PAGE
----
Thereís a lot to be discovered by just taking that second look at a piece of media. Thinking about commercials, for example, itís important to remember that no detail is placed there by accident. In fact, all the details have been very carefully planned so as to convey a message.

To give you just one example of what weíre talking about, letís try to deconstruct or take apart this sample ad. To help you do this, consider this set of questions as you put on your media criticís hat.

Questions To Consider
  1. Who made this message and why did they make it?

  2. Who do you think is the target audience for the message?
    • Consider their age, ethnicity, lifestyle, interests, etc.
    • How did you conclude this was the audience? (e.g. words, images)

  3. What is the message the ad is trying to convey?
    • What do we see/hear that makes you come to this conclusion (e.g. words, Images, logos, music, sounds, etc.)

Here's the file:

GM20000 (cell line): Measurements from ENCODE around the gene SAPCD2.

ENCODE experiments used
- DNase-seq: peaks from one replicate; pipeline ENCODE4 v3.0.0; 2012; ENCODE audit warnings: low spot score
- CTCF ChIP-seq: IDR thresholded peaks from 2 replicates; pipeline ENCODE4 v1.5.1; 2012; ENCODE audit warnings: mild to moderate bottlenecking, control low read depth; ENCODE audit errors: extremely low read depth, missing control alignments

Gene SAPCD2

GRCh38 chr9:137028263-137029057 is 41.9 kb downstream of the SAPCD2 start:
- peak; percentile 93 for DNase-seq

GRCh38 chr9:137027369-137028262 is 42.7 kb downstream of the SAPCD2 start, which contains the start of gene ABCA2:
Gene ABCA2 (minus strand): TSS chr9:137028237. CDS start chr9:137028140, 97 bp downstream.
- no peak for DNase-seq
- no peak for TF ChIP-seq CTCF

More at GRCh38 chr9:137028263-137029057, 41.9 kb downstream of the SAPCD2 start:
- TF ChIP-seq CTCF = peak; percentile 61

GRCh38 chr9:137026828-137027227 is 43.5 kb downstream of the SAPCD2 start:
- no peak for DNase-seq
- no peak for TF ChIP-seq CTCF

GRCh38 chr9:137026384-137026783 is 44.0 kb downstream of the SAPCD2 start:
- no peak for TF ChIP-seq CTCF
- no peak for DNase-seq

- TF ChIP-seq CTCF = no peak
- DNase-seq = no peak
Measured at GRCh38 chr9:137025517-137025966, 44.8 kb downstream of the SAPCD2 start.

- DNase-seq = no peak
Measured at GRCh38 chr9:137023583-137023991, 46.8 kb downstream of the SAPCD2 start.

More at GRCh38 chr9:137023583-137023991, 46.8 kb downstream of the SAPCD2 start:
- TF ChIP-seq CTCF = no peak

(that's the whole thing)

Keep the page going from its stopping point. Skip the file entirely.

• Whatís the subtext of this message? Whatís the hidden or unstated meaning?

  4. What is missing here? What is left out of the message that might be important to know?

  5. How does the ad go about trying to convince you of its message?
    • What kinds of words are used and when are these words used? What do we hear and what appears in print?
    • What kinds of people are chosen for the ad? What are the people doing? What are they wearing?
    • What is the setting? Where does it take place?
    • What kind of problems does this product seem to resolve?
    • What is happening at the same time the health risks for this product are being listed? (e.g. what kinds of imagery are being used?)

  6. How might different people respond to this message? (e.g. teen girls of different ages, African American girls or women, Caucasian girls or women, an 18 year old male in a relationship versus and 18 year old male who is not in a relationship, etc.)

  7. What techniques are used to get your attention? (e.g. editing, camera angles, music, imagery, the use of color and black/white, etc.)

  8. What is my interpretation of the message?
    • What information, ideas, values, points of view are represented or implied in this message?
    • How credible is the information presented? Why have I come to this conclusion?
    For more about deconstruction, see the sample lesson, at: